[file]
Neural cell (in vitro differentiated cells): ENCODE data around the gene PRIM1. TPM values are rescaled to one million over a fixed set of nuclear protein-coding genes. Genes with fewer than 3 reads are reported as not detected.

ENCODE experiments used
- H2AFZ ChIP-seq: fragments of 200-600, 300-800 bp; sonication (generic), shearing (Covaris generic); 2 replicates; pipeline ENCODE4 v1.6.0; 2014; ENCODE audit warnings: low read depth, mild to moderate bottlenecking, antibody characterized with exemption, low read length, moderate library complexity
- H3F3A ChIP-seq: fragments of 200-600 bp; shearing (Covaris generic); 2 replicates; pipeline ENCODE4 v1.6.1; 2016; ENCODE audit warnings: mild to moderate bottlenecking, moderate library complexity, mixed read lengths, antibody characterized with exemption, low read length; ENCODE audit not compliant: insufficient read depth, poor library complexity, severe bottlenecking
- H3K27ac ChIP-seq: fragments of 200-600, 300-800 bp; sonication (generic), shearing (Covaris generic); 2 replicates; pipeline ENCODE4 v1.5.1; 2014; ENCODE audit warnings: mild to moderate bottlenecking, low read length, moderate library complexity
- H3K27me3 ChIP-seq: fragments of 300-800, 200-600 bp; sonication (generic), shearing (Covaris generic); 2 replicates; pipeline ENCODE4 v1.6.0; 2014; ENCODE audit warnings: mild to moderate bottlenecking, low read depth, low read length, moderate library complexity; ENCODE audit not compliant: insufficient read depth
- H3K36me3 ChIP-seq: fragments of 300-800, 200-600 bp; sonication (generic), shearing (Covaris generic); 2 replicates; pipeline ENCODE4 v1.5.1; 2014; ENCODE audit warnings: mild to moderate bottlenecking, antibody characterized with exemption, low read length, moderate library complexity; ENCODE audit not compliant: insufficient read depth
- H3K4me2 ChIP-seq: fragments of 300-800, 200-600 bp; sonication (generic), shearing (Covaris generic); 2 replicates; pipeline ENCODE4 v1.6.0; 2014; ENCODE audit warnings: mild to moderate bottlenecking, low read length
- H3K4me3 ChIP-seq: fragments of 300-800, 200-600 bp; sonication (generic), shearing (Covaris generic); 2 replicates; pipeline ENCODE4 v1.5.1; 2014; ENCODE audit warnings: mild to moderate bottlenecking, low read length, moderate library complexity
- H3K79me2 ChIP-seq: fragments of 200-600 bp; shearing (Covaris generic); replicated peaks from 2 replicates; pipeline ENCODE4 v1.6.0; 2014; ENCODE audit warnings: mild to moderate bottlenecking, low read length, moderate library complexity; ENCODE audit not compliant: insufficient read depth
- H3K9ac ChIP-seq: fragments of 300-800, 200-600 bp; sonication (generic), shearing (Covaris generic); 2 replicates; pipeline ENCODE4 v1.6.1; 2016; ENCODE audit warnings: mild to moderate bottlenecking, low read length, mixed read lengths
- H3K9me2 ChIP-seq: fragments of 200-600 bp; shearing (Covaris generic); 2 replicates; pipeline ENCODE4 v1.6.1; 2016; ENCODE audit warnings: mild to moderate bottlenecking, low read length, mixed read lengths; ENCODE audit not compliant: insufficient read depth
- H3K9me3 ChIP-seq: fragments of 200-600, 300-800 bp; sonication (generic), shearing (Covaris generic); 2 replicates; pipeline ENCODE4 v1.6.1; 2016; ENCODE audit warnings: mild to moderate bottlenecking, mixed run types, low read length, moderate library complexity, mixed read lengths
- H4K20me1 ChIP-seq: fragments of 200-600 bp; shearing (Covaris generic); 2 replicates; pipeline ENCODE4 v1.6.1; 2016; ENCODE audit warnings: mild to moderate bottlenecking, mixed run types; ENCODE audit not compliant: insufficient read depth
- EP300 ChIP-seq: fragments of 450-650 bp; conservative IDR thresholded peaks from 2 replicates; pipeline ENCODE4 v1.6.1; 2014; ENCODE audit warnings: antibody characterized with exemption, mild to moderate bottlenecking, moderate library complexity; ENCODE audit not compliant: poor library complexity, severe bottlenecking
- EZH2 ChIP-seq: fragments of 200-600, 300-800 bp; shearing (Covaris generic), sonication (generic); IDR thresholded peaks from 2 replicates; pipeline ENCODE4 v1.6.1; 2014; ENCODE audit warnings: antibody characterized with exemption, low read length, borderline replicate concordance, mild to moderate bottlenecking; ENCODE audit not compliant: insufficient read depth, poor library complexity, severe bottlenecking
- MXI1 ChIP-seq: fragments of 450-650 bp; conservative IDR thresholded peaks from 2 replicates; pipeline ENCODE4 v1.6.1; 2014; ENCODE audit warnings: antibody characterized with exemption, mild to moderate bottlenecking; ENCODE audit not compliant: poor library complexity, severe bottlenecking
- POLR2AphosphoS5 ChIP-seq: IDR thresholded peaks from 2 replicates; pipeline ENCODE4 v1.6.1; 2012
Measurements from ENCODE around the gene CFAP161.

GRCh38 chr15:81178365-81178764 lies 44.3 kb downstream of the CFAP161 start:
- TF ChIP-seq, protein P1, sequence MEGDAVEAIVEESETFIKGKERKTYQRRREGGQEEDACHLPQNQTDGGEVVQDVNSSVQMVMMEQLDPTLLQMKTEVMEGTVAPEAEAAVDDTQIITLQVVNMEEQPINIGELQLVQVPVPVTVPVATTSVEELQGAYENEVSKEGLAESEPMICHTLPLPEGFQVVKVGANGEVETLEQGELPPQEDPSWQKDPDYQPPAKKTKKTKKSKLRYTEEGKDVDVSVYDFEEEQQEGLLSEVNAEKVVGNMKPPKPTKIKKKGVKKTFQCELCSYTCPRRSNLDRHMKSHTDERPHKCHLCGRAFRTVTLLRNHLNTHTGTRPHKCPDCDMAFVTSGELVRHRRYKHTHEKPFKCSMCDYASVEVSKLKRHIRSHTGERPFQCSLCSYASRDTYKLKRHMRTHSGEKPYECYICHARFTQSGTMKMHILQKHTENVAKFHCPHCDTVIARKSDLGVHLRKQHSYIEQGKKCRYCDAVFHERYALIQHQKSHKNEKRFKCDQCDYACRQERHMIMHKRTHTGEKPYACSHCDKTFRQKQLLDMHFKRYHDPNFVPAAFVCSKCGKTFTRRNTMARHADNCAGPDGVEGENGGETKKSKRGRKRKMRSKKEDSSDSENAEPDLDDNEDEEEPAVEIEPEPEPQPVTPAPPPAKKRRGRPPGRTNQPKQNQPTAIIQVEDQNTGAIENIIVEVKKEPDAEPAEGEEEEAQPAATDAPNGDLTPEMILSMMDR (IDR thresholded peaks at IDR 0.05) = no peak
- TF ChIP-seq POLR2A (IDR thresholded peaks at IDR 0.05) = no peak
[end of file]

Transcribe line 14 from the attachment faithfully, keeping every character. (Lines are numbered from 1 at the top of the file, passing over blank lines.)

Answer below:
- H4K20me1 ChIP-seq: fragments of 200-600 bp; shearing (Covaris generic); 2 replicates; pipeline ENCODE4 v1.6.1; 2016; ENCODE audit warnings: mild to moderate bottlenecking, mixed run types; ENCODE audit not compliant: insufficient read depth